Tennis

Madison Keys caps surprising run with Western & Southern Open title

AP

Two unexpected champions embraced their first Rookwood championship trophies, concluding a week that brought more questions than clarity to the upcoming U.S. Open.

Who’s going to be healthy on the women’s side? Will stumbles in the men’s bracket at the Western & Southern Open carry over to New York?

And are Madison Keys and Daniil Medvedev capable of carrying their newfound momentum into a Grand Slam event? After winning the biggest tournament titles of their careers on Sunday, they were already getting asked about how it might transfer to the bigger stage.

“If you told me this is where I would be a week ago, I would have laughed in your face,” Keys told the crowd when she received her trophy.

Yet there she was, back in the top 10 on a surprising upswing heading to New York.

Keys rallied late in both sets and beat Svetlana Kuznetsova 7-5, 7-6 (7-5) for her second title of the season and easily the biggest of her career. After flameouts in her last three tournaments and a tough draw for the week, she couldn’t imagine the outcome.

She moves up to the No. 10 ranking after a gritty showing that was typical of her week. She broke Kuznetsova to pull even in both sets at 5-5 and then pulled them out with a steady serve.

Keys hadn’t made it past the second round in her last three tournaments, including Wimbledon. Now she’s got a good feeling with her favorite Grand Slam event at hand.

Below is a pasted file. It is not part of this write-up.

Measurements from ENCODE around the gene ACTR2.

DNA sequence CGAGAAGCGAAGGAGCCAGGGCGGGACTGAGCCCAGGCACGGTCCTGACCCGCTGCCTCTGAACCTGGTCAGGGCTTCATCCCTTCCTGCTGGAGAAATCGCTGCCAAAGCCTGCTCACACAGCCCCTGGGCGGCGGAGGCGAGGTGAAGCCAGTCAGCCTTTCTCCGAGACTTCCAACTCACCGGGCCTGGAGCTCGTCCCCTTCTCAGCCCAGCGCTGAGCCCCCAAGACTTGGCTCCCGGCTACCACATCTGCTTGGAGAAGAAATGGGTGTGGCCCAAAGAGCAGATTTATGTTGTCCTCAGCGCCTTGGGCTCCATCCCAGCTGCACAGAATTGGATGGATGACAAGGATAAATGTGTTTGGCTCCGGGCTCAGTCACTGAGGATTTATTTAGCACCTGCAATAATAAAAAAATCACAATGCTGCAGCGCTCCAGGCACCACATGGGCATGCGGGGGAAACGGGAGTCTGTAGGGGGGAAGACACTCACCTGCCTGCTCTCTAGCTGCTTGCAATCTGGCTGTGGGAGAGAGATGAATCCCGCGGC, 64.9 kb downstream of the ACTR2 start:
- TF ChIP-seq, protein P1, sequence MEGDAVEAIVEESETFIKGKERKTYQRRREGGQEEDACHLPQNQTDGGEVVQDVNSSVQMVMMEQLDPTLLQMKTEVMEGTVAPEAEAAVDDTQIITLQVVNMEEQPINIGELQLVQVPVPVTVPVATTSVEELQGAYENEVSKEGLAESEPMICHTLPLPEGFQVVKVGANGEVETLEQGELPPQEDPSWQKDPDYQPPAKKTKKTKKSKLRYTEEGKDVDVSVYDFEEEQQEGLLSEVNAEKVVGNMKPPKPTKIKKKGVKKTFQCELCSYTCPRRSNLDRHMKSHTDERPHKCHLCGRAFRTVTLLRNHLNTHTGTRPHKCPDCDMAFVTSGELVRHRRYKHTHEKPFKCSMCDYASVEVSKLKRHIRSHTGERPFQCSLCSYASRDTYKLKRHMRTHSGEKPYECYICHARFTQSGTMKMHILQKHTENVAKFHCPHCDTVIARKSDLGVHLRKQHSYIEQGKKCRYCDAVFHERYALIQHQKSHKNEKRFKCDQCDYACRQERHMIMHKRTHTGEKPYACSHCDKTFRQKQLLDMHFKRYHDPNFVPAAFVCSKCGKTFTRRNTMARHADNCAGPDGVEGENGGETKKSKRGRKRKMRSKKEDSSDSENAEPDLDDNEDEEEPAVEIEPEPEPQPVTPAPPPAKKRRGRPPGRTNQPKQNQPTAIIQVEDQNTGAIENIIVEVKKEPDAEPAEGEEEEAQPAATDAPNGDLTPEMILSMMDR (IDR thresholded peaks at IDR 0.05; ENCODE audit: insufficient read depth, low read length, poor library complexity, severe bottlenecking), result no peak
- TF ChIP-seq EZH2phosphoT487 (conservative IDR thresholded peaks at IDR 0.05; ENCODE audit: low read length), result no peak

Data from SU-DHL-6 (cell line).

“It’s definitely a great building block,” Keys said. “I want to do well in New York and have a good end to the season.”

At 34, Kuznetsova was the oldest finalist in the Western & Southern Open’s history. She beat three top-10 players in a tournament — Sloane Stephens, Karolina Pliskova and Ashleigh Barty — for the first time in her 19-year career.

The 153rd-ranked player got a late start to the season as she completed a seven-month recovery from a knee injury. In her ninth tournament of the season, she got her game together and got her best result in two years.

“Honestly, I didn’t expect to be so good at this tournament,” she said.

The men’s bracket in Cincinnati was billed as a reunion of the Big Four — Novak Djokovic, Roger Federer, Rafael Nadal and Andy Murray back together for the first time since January. None of them made it to the final.

Medvedev thanked the crowd for its support after beating David Goffin 7-6 (7-3), 6-4 for his first Masters 1000 title. It was his third straight final, but the first time he’d won. Medvedev lost to Nadal in Montreal a week earlier, then went on to reach his sixth final of this season, the most on the ATP tour. He’s won twice.

“To finally lift the trophy this week is an amazing feeling,” Medvedev said.

At age 23, he became the youngest Cincinnati champion since Murray at age 21 in 2008.

“Congratulations,” Goffin told him, “and I think you’re ready for New York.”